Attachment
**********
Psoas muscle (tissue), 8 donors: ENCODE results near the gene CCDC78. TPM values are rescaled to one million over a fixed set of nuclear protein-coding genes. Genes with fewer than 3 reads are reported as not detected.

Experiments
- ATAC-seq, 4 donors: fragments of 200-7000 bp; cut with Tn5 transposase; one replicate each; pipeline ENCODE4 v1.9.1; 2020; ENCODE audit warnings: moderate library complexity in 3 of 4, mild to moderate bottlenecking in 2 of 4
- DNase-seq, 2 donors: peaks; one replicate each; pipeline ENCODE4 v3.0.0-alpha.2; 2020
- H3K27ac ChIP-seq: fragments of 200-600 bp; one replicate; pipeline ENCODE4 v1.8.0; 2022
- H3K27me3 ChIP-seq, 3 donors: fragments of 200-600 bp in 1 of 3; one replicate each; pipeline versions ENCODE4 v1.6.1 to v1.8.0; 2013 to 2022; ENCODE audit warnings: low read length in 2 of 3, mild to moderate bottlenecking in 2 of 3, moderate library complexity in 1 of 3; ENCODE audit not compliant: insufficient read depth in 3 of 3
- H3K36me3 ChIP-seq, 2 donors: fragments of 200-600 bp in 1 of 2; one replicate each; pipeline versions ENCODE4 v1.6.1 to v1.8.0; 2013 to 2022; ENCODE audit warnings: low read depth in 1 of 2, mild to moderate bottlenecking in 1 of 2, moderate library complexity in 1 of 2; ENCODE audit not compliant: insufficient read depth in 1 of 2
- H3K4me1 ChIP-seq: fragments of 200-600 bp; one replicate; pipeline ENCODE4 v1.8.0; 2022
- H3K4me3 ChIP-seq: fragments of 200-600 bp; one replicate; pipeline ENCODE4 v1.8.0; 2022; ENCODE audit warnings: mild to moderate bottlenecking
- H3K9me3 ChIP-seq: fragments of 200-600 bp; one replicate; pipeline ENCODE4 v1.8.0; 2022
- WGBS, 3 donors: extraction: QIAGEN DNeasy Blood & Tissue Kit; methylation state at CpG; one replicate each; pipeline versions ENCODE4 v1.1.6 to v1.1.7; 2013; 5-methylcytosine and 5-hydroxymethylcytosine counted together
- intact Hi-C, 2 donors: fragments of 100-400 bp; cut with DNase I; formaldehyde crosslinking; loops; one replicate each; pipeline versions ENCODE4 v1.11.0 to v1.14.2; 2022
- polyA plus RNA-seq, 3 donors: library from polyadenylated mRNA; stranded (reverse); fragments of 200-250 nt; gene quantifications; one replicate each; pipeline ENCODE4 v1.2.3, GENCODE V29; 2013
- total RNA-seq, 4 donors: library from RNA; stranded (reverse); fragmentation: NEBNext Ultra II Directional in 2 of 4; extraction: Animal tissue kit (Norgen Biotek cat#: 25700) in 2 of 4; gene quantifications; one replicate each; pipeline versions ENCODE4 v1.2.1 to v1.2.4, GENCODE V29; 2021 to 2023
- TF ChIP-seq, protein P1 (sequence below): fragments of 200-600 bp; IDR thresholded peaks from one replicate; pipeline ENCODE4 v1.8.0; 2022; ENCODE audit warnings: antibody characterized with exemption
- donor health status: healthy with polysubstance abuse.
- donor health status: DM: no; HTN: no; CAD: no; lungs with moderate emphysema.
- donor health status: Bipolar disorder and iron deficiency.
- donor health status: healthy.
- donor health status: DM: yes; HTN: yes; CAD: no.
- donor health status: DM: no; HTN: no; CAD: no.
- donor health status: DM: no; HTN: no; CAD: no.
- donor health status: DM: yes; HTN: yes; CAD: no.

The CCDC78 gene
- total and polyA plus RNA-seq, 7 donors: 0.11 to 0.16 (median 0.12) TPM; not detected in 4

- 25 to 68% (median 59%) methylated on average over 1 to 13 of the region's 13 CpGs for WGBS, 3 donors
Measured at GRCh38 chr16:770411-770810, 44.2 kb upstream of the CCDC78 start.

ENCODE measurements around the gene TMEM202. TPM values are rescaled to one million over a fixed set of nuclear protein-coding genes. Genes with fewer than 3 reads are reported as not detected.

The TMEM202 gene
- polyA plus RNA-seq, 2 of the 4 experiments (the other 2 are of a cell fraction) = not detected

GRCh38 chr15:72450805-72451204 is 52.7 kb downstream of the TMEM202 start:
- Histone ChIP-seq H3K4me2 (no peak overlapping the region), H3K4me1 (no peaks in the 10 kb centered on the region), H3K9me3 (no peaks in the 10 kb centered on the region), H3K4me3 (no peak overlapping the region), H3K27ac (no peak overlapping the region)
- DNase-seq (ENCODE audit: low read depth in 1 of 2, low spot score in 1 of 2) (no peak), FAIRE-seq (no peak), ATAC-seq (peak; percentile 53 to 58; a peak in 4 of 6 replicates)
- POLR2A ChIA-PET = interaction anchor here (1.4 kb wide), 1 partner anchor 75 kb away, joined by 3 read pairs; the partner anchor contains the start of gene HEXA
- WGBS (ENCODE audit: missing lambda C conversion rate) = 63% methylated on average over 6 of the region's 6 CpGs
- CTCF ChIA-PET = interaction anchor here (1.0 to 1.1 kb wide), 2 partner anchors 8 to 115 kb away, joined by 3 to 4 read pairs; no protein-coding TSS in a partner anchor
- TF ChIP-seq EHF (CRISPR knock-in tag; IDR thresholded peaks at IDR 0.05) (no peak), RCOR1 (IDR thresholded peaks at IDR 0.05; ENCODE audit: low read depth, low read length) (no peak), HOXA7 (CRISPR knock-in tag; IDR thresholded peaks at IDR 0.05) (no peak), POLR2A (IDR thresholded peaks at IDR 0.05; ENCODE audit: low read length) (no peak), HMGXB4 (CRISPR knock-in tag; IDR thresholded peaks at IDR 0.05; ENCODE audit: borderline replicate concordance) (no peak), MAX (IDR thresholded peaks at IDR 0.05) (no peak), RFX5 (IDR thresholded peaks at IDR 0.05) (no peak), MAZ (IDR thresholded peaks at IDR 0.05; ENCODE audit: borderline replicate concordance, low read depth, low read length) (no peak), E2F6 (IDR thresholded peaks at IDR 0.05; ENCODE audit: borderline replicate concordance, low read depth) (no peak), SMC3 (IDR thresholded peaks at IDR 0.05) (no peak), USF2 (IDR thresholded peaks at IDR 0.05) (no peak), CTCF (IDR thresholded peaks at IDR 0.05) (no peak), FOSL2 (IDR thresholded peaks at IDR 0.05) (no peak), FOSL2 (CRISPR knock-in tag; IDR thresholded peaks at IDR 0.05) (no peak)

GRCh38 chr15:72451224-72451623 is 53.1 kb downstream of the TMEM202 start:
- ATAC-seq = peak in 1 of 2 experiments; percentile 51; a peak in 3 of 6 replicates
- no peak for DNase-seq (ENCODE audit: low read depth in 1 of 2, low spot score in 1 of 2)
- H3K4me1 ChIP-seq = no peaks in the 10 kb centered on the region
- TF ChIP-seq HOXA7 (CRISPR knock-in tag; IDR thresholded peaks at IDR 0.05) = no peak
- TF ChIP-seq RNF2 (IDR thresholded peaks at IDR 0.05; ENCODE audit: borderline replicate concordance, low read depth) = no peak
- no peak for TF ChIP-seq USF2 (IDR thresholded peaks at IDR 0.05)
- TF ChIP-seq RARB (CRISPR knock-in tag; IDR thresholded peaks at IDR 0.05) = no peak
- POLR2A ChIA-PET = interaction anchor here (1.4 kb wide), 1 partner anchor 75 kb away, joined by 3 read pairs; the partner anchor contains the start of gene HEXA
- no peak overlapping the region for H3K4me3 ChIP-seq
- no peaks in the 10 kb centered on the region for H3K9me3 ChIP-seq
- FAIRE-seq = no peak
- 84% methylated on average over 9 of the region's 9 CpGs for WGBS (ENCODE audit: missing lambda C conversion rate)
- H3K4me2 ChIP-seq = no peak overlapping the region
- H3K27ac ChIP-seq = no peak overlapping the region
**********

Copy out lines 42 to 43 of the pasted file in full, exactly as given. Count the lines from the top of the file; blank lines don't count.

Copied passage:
- TF ChIP-seq HOXA7 (CRISPR knock-in tag; IDR thresholded peaks at IDR 0.05) = no peak
- TF ChIP-seq RNF2 (IDR thresholded peaks at IDR 0.05; ENCODE audit: borderline replicate concordance, low read depth) = no peak